“New York City has saved more lives since 9/11 than it lost during 9/11, due to walkability,” said Jeff Speck, urban planner, architect and author of Walkable City, at a recent Seattle Town Hall talk. “A mile driven in Montana is less safe than a mile driven in Massachusetts.”
Walkable cities see fewer deaths by automobiles, have greener carbon footprints, boost business and promote health.
With baby boomers retiring and millenials starting careers—urban areas with high walkability are in high demand by both large chunks of the populace.
Walkability has many benefits—economic, environmental, health. For urban planners, developers, engineers and governments, Speck offers a 10-step approach to create walkable urban areas that would also attract talented workers, businesses and high-disposable-income retirees.
Speck says many small to mid-sized cities and downtown cores have poor walkability and are built to accommodate cars. “They are unsafe, uncomfortable and boring.” Rome was listed on Lonely Planet’s top 10 walkable cities, Speck believes, because of its fabric—everyday collection of streets, monuments and other cultural and civic qualities. Pedestrian-friendly cities need to be more than just safe with pretty spaces.
New urbanism—Speck’s approach—goes back to the future, embracing traditional urbanism (classic, walkable towns and neighborhoods) vs. automotive urbanism (sprawl and cul-de-sacs). Speck’s city vision includes four essential conditions to create a walkable built environment:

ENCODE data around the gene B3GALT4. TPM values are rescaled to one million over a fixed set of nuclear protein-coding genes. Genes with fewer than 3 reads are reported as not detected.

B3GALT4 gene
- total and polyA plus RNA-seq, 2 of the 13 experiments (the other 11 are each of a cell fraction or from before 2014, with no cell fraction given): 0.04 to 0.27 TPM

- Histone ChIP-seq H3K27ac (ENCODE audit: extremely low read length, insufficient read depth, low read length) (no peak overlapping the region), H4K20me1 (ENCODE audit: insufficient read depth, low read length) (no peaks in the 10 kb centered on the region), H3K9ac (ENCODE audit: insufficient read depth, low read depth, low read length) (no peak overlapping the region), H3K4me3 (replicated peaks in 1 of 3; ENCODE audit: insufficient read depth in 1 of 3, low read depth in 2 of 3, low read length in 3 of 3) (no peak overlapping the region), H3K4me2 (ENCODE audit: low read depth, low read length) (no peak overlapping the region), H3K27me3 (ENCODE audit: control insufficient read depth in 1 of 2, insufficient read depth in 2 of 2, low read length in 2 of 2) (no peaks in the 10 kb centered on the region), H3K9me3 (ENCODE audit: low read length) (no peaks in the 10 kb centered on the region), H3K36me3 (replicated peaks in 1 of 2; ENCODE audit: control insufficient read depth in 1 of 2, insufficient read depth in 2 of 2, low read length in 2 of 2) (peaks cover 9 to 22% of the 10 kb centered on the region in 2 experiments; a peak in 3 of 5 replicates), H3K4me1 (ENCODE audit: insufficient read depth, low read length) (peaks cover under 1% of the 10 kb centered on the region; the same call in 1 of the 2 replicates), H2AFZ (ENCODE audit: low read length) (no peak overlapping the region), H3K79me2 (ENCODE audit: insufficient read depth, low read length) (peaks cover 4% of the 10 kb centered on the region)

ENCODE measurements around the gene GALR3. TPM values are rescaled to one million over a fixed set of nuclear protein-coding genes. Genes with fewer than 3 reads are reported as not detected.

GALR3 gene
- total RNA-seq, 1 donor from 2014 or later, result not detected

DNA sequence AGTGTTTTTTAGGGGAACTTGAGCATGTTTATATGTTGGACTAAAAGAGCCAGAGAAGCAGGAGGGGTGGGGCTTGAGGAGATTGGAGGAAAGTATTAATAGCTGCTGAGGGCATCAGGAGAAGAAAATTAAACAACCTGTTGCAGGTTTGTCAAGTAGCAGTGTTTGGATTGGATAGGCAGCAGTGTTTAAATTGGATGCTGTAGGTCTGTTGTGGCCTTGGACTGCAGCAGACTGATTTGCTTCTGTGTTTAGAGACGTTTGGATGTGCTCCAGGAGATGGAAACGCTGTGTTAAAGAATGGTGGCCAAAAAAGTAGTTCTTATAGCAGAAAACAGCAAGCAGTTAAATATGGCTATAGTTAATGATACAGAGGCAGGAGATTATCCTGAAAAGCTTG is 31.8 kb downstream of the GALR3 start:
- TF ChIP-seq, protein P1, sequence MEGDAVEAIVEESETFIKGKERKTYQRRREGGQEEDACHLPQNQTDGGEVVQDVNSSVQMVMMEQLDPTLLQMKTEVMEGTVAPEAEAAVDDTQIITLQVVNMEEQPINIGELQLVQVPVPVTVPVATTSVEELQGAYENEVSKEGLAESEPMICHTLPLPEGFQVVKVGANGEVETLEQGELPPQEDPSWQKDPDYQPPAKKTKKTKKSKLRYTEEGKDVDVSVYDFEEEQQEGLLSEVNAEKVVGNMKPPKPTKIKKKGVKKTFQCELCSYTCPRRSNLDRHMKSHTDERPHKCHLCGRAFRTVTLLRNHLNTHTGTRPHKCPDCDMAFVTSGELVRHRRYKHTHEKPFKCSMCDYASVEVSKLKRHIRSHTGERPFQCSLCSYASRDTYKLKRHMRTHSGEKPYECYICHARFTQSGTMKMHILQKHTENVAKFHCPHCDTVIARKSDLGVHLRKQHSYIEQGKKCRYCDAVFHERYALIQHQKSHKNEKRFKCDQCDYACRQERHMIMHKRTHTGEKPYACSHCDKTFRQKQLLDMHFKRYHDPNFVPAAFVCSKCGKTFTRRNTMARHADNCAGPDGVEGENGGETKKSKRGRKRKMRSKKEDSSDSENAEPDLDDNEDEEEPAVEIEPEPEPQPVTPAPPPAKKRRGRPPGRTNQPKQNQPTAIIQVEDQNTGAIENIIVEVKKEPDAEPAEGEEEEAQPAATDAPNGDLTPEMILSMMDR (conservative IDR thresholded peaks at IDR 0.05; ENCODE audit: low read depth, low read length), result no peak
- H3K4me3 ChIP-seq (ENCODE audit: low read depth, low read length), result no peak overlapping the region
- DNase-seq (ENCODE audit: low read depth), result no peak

- Useful—everyday means for people to do errands and live a non-car-dependent life.
- Safe—pedestrians need to stand a fighting chance of getting around safely sans car.
- Comfortable—like an outdoor living room.
- Interesting—vibrant life on sidewalks, diverse building architecture, welcoming vibe.
Speck also said, “Walk Score is the cutting-edge of walkability.”
The number of nineteen-year-olds who have opted out of earning driver’s licenses has almost tripled since the late seventies, from 8 percent to 23 percent. This statistic is particularly meaningful when one considers how the American landscape has changed since the seventies, when most American teens could walk to school, to the store, and to the soccer field, in stark contrast to the realities of today’s autocentric sprawl.
A Demographic Perfect Storm
Meanwhile, the generation raised on Friends is not the only major cohort looking for new places to live. There’s a larger one: the millennials’ parents, the front-end boomers. They are citizens that every city wants—significant personal savings, no schoolkids.
And according to Christopher Leinberger, the Brookings Institution economist… empty nesters want walkability….
If Walk Score is so helpful in helping people decide where to live, then it can also help us determine how much they value walkability. Now that it has been around for a few years, some resourceful economists have had the opportunity to study the relationship between Walk Score and real estate value, and they have put a price on it: $500 to $3000 per point.
…the demand for walkable urbanism already outpaces the supply. This disparity is only going to get bigger.